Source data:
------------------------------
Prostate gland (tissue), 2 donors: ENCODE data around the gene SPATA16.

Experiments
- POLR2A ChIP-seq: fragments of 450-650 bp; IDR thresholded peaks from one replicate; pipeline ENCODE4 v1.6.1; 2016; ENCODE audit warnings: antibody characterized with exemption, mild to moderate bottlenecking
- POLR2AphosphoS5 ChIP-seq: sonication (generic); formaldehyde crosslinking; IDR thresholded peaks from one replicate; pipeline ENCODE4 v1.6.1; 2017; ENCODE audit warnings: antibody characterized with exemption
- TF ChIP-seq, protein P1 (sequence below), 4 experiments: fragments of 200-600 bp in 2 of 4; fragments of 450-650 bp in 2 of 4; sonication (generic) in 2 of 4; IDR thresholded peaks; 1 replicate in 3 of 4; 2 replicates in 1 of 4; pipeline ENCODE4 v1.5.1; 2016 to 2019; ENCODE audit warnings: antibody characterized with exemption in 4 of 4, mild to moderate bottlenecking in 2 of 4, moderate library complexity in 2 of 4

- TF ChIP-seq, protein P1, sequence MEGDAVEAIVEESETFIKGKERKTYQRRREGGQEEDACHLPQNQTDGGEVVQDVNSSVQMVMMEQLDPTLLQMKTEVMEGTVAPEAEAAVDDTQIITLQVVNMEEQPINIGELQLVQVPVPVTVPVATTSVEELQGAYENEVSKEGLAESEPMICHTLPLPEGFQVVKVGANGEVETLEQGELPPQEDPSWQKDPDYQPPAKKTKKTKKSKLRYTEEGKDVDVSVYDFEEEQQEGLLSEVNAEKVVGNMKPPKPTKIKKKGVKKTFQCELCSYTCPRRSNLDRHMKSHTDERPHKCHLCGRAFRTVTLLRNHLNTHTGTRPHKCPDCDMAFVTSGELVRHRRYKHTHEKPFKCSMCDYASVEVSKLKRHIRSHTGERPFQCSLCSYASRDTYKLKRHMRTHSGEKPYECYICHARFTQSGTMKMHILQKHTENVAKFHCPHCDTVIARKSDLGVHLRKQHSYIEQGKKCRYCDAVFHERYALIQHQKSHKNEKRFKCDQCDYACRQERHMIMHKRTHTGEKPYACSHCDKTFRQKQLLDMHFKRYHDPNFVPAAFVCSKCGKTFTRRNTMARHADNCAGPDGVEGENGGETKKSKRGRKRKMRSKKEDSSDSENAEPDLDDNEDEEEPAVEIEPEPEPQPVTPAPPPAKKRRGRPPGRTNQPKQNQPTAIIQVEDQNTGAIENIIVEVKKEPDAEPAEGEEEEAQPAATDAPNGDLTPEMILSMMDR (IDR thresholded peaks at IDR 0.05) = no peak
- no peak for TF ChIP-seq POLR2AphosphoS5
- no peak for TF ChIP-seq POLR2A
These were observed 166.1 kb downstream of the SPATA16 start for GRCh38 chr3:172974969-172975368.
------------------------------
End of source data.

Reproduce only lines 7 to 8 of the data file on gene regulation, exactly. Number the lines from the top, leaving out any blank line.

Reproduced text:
- no peak for TF ChIP-seq POLR2AphosphoS5
- no peak for TF ChIP-seq POLR2A